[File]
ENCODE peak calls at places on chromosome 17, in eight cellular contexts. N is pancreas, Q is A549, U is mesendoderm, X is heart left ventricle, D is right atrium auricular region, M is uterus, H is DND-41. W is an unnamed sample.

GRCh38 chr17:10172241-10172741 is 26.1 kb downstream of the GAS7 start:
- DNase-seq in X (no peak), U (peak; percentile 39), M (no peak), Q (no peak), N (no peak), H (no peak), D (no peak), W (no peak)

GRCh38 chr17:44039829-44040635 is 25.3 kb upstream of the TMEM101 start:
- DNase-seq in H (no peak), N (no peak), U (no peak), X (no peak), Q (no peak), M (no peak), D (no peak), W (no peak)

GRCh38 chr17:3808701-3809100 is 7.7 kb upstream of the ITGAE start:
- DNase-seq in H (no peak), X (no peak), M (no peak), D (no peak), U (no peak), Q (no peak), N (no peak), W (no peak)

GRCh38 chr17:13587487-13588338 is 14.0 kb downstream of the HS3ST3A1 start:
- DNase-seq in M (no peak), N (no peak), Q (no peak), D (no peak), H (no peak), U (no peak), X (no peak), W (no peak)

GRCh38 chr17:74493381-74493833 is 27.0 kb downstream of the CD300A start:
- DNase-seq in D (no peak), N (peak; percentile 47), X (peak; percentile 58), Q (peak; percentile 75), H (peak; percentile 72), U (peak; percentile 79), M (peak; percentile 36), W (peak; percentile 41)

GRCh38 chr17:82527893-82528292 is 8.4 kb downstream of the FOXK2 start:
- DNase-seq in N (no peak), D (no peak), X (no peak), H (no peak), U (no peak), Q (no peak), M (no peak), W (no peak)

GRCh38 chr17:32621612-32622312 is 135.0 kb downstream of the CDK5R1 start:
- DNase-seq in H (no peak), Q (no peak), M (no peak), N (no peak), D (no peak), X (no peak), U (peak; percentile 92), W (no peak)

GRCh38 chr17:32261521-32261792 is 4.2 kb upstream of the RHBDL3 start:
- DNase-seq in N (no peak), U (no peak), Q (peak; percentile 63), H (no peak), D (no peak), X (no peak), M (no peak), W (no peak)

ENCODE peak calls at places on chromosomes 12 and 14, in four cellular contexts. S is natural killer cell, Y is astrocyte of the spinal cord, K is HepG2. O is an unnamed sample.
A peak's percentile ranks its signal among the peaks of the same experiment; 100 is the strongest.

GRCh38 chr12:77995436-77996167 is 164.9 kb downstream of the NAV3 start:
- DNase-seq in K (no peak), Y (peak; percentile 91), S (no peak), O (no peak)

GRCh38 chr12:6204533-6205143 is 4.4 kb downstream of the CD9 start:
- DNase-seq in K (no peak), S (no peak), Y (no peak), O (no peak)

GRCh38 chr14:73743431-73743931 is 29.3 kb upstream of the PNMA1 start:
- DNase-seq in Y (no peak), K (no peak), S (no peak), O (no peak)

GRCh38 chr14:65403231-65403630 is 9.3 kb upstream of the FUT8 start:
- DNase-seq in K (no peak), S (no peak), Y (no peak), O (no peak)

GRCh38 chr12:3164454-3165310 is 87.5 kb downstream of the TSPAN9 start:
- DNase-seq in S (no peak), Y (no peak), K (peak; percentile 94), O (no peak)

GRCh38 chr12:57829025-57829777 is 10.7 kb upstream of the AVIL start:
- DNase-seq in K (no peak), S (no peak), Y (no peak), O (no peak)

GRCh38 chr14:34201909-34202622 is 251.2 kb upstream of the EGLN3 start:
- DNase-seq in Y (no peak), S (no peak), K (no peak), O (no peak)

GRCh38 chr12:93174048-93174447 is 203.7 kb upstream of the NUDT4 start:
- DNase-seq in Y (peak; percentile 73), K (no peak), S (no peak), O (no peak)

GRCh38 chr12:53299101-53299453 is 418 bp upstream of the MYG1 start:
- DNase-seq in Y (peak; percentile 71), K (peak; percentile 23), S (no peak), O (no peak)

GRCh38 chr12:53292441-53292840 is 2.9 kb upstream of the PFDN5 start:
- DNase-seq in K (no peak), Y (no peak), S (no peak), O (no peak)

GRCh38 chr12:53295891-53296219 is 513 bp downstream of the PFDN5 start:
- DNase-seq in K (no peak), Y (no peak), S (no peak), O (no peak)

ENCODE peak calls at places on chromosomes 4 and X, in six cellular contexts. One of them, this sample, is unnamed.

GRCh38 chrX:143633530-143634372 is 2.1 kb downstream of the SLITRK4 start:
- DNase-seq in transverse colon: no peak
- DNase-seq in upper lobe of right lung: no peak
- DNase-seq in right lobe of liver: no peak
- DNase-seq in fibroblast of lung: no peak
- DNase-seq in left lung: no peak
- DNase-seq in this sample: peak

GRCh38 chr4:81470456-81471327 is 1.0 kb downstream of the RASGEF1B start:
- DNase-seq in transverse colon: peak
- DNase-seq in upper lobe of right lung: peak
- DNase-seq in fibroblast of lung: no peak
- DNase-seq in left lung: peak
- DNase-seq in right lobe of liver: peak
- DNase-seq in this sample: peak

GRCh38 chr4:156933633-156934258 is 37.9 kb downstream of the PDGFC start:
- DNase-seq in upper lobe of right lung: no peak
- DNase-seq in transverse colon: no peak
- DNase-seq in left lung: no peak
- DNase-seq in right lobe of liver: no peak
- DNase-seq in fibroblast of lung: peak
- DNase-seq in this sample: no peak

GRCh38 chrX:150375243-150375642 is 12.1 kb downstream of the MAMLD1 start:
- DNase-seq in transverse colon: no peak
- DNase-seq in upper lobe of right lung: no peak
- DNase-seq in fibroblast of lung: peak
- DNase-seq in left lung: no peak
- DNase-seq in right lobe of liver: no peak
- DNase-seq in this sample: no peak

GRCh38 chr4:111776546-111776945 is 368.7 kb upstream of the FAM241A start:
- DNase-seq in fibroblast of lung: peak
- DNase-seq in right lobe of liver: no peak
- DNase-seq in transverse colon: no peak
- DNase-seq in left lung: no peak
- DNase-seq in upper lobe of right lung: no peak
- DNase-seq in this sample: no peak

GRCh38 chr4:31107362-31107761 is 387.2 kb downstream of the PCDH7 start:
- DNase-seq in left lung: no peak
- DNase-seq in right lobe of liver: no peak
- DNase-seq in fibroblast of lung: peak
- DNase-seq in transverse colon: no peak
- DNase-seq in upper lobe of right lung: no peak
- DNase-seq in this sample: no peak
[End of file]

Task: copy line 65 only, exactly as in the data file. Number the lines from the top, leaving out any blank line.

- DNase-seq in transverse colon: no peak